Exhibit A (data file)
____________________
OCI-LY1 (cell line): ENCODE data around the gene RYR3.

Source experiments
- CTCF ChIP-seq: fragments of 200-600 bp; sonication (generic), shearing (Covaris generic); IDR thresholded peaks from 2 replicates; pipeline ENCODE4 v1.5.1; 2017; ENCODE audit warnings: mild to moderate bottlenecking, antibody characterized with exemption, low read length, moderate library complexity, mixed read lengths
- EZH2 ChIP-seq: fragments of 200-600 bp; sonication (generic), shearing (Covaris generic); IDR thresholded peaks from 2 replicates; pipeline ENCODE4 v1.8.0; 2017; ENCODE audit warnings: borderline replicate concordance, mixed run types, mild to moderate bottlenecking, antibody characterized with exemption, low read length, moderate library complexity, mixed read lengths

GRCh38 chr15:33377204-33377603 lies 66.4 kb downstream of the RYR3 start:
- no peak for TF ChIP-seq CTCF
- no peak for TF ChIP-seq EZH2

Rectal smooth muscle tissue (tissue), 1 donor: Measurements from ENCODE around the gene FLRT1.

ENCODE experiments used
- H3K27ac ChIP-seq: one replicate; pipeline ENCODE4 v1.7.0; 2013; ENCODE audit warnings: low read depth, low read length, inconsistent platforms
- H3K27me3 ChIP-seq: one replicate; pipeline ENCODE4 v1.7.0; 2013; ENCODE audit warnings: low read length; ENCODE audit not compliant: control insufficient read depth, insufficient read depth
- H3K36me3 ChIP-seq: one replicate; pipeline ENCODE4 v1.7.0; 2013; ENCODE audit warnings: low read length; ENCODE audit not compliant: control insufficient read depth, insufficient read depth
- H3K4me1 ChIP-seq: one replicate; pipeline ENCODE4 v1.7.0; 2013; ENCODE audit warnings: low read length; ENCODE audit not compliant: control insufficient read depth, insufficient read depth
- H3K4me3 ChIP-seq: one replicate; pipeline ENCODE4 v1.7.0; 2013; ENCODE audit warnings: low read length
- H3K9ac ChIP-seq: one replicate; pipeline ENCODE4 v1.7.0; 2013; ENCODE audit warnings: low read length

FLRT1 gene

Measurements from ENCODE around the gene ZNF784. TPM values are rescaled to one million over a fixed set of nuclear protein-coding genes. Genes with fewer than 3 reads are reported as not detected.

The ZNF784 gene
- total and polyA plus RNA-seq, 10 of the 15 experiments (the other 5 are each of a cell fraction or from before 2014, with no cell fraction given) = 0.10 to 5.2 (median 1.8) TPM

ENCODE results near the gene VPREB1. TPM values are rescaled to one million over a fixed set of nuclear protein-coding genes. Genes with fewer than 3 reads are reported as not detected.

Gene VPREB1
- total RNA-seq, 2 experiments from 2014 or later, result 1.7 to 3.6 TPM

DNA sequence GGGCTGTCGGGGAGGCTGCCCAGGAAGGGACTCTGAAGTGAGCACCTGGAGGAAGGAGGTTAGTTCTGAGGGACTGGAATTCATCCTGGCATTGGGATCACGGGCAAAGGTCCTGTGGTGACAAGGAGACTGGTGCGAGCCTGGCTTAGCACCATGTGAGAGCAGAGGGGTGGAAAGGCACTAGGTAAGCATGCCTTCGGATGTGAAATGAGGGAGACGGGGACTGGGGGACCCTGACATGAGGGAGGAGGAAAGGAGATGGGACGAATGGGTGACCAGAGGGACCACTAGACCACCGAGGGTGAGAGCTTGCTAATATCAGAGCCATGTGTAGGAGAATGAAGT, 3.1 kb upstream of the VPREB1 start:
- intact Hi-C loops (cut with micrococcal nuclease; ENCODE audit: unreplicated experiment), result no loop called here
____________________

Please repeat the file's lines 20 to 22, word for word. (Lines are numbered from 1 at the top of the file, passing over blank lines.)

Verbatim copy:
ENCODE results near the gene VPREB1. TPM values are rescaled to one million over a fixed set of nuclear protein-coding genes. Genes with fewer than 3 reads are reported as not detected.

Gene VPREB1
- total RNA-seq, 2 experiments from 2014 or later, result 1.7 to 3.6 TPM